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Testing the 'zero-sum game' hypothesis: An examination of school health policy and practice and inequalities in educational outcomes

Long, Sara Jayne, Littlecott, Hannah J., Eccles, Gemma, Fletcher, Adam, Hawkins, Jemma, Hewitt, Gillian, Murphy, Simon and Moore, Graham 2017. Testing the 'zero-sum game' hypothesis: An examination of school health policy and practice and inequalities in educational outcomes. The Lancet 390 (Supp 3) , S60. 10.1016/S0140-6736(17)32995-1

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Abstract

Background: There is recognition that health and education are intrinsically linked, through for example the World Health Organizations' Health Promoting Schools' (HPS) framework. Nevertheless, promoting health via schools is seen by some as a 'zero-sum game'; that is, schools have nothing to gain, and in fact may experience detriments to the core business of academic attainment as a result of focussing resources on health. Crucially, there is a paucity of evidence around the impacts of health and well-being policy and practice on attainment, with recent Cochrane reviews highlighting this gap. This study explored the 'zero-sum game' hypothesis among schools with varying levels of deprivation; that is, the role of health and wellbeing interventions in schools in reducing, or widening, socioeconomic inequality in educational attainment. Methods: Wales-wide, school-level survey data on health policies and practices, reflective of the HPS framework, were captured in 2016 using the School Environment Questionnaire (SEQ). SEQ data were linked with routinely collected data on academic attainment. Primary outcomes included attendance and attainment at Key Stages 3 and 4. Interaction terms were fitted to test whether there was an interaction between FSM,overall HPS activity, and outcomes. Linear regression models were constructed separately for high (>15% of pupils) and low (<15%) Free School Meal (FSM) schools, adjusting for confounders. Findings: The final analyses included 48 low and 49 high FSM secondary schools. Significant interactions were observed between FSM and overall HPS for KS3 attainment (b=0.28; 95% CI: 0.09, 0.47) and attendance(b=0.05; 95% CI: 0.02, 0.09), reflecting an association between health improvement activities and education outcomes among high, but not low FSM schools. There was no significant interaction for KS4 attainment (b=0.18; 95% CI: -0.22, 0.57).Interpretation: Our findings did not support the 'zero-sum game' hypothesis; in fact, among more deprived schools, there was a tendency for better attendance and attainment at Key Stage 3. Schools must equip students with the skills required for good physical, mental health and well-being in addition to academic and cognitive skills. The study included a large, nationally representative sample of secondary schools;however, the cross-sectional nature has implications for causality.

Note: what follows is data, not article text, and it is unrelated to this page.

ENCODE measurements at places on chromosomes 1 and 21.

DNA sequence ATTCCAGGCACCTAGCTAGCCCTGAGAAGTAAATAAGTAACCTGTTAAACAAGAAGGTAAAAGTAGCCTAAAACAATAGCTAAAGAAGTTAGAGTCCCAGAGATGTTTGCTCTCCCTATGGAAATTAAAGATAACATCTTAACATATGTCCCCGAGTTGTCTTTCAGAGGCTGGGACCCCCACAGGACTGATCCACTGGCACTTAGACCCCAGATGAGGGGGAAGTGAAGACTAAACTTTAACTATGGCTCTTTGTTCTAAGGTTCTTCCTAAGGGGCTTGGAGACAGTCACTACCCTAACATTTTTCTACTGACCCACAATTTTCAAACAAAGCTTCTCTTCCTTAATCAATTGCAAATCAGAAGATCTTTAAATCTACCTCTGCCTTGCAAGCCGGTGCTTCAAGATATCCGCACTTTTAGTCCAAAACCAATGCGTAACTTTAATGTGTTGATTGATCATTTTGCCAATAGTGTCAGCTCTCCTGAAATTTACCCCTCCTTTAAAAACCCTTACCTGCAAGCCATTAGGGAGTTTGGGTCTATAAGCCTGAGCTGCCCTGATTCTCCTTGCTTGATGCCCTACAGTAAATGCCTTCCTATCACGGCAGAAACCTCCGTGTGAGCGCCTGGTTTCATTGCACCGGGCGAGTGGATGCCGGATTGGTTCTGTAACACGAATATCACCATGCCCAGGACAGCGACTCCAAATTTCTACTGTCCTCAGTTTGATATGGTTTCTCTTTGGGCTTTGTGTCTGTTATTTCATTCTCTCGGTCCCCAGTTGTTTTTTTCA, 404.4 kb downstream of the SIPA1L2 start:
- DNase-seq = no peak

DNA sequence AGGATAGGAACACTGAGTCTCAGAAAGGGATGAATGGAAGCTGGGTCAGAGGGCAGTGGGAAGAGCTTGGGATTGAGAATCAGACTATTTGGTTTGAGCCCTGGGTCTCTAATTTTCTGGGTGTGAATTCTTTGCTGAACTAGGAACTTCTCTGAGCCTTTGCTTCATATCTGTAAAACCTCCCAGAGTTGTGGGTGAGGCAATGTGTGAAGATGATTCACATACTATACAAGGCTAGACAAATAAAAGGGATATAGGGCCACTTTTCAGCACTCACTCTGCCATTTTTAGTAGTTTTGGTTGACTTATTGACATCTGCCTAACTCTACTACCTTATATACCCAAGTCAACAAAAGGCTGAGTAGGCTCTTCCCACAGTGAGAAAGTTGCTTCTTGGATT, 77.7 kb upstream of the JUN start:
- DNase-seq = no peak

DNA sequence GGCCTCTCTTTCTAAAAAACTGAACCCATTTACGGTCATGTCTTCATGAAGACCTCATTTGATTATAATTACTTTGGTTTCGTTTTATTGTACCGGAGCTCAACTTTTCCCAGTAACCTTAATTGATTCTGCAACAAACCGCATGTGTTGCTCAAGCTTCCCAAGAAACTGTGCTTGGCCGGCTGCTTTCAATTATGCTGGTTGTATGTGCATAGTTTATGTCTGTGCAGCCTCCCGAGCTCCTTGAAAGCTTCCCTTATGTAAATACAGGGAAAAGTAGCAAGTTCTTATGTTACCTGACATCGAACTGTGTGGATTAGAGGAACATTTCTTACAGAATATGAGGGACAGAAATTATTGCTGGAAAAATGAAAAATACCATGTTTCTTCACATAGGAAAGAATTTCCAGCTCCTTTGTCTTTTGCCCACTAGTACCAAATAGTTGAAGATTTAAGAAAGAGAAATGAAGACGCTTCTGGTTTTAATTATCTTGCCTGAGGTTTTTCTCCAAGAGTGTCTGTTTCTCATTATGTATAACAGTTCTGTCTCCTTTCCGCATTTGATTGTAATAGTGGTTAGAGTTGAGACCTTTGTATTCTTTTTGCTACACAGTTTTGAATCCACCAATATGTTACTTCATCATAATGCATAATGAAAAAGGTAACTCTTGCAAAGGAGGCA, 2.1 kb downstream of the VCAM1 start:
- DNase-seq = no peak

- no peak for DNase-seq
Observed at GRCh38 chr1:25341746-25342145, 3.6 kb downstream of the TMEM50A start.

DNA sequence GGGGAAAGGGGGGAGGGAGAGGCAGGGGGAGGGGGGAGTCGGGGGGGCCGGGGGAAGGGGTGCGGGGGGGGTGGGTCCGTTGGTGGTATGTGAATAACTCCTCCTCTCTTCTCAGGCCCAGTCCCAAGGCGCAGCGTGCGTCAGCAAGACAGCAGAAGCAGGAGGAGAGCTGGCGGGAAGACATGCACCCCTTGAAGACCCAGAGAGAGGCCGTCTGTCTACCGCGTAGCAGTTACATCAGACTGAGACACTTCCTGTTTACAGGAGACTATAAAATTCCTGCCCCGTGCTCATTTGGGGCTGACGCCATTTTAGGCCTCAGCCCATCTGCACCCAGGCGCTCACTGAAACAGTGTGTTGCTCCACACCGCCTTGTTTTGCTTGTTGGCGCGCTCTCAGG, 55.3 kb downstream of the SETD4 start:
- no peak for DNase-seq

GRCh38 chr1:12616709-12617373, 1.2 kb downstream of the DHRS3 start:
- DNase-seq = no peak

Item Type: Article
Date Type: Publication
Status: Published
Schools: Social Sciences (Includes Criminology and Education)
Publisher: Elsevier
ISSN: 0140-6736
Date of First Compliant Deposit: 15 September 2017
Last Modified: 18 Oct 2019 14:31
URI: http://orca.cf.ac.uk/id/eprint/104656

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